Cake and a tummy scar
On the day I sat with Dominic Andersen in a New Theatre dressing room, he’d been posing for photos in his underwear at Oxford’s Mini Plant – the idea being that the actor playing Frank-N-Furter’s ‘perfect’ creation in a Rocky Horror Show tour is photographed in an establishment striving to create perfect motor vehicles.
Dominic’s experience at Mini had apparently been “a bit awkward. But it’s a laugh and you soon get used to it – just like standing on stage in your pants in front of however many people.”
If I owned the body Dominic did, I reckon I’d be alright with appearing half-naked in front of people. As is necessary when talking to someone in excellent shape I took it upon myself to find out the things that are wrong with him, because that makes the rest of us feel far better about ourselves.
“I have a scar on my tummy,” the performer says. Great. A vice that simply draws attention to his toned abdominal muscles. “You spend so much time building yourself up…” Dominic utters of his ego as I sit poised for an alternative flaw.
“I love food,” he offers. “I’m obsessed. I’m a pig. I eat so much cake – I love it. I suppose that could be seen as a vice. And I put fake tan on.”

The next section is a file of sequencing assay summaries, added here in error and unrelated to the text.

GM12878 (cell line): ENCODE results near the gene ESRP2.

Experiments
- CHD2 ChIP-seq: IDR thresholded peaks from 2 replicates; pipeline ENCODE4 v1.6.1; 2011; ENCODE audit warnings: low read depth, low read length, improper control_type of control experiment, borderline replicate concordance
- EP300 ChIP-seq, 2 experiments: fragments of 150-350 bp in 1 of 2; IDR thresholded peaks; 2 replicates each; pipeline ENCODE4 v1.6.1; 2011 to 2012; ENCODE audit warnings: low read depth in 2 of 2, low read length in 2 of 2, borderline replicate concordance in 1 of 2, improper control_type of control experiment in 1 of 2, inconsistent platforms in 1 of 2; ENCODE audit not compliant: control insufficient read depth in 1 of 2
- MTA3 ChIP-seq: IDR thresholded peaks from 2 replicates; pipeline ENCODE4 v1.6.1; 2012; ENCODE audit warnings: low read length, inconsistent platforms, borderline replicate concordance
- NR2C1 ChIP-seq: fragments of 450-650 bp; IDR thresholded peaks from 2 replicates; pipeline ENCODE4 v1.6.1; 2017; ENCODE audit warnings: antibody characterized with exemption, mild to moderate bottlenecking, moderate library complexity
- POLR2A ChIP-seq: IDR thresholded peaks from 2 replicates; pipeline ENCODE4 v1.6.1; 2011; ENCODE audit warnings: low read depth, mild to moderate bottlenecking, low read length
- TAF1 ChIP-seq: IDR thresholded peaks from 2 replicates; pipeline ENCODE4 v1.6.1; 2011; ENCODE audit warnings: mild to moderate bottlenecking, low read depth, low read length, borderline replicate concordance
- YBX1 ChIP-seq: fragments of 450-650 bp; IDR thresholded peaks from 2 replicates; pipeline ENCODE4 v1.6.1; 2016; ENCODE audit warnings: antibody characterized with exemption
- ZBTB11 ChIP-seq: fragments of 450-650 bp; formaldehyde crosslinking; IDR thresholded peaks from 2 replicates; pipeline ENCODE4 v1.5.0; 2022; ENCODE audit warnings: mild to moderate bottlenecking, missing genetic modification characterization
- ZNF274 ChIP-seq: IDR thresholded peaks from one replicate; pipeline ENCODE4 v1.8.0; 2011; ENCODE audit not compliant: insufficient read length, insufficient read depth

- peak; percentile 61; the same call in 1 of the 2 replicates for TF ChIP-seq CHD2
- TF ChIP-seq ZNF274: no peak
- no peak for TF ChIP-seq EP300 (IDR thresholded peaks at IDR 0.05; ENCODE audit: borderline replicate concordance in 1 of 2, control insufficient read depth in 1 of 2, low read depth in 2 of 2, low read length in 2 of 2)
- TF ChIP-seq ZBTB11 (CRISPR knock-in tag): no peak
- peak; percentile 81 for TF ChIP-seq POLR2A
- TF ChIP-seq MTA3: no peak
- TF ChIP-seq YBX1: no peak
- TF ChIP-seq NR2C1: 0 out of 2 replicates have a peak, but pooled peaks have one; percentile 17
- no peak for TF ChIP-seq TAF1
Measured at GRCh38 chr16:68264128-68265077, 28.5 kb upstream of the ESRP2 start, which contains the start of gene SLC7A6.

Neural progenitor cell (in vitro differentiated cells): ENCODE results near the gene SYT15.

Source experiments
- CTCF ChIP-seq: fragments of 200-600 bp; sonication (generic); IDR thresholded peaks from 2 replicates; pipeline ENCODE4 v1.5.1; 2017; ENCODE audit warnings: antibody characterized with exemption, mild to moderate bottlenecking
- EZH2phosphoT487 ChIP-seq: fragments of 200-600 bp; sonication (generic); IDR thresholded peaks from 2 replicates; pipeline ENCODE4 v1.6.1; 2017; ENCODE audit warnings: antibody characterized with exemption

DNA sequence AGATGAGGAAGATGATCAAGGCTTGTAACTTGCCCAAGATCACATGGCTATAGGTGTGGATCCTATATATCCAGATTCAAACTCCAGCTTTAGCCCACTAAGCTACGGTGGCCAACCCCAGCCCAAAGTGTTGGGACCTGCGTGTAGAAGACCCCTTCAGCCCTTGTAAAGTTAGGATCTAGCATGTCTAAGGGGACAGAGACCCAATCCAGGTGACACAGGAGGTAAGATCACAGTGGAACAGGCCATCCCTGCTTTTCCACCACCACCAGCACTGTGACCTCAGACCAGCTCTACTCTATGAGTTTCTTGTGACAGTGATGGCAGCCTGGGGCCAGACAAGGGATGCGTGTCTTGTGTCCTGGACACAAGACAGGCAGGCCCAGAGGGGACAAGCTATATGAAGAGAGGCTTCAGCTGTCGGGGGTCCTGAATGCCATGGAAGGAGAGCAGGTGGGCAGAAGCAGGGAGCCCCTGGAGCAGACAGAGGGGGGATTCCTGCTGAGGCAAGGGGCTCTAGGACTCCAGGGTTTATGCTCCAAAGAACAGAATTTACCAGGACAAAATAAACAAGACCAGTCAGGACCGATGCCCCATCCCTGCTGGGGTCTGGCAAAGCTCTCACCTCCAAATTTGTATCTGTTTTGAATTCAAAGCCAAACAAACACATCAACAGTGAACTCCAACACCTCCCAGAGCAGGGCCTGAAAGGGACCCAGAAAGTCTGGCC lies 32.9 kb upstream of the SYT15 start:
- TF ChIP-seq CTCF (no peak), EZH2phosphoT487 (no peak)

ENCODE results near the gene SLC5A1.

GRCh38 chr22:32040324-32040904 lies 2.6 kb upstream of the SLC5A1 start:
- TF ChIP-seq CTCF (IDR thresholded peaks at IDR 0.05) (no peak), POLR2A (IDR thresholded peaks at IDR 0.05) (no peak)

That’ll do…though normally I hope for nicotine addiction or total caffeine dependency.
“I do sometimes get a bit upset that people just think I’m Rocky because of my body,” Dominic admits when we discuss the idea of his figure being talked about ahead of his acting and singing abilities. "I do bring more to the table. I’m very much an actor working on his craft.”
The Rocky Horror Show comes to New Theatre Oxford 13th-31st December, the Christmas show. I’ll always remember 2016 for being a ‘serious’ period, perhaps a fun Christmas show is as important as ever this year.
“I think in this world,” Dominic says, “the media love to make negative things quite prominent and exciting. Obviously we shouldn’t ignore these things, but it’s nice to have some energy that will keep people excited and positive. Rocky Horror will never depress me, even though I die at the end. It’s like a party for two hours. Everyone is sexually charged and happy.”
It’s not his dream role in the typical sense. He wasn’t some six year old watching the Richard O'Brien cult classic praying that one day he would fill the shoes of Peter Hinwood. When he was told to go for the audition he got the show muddled up with Little Shop of Horrors – “sorry Rocky Horror fans.”
He recalls: “Once I was auditioning for it I was like ‘this is interesting, let’s see what happens…’
“It is kind of a dream role now I guess.”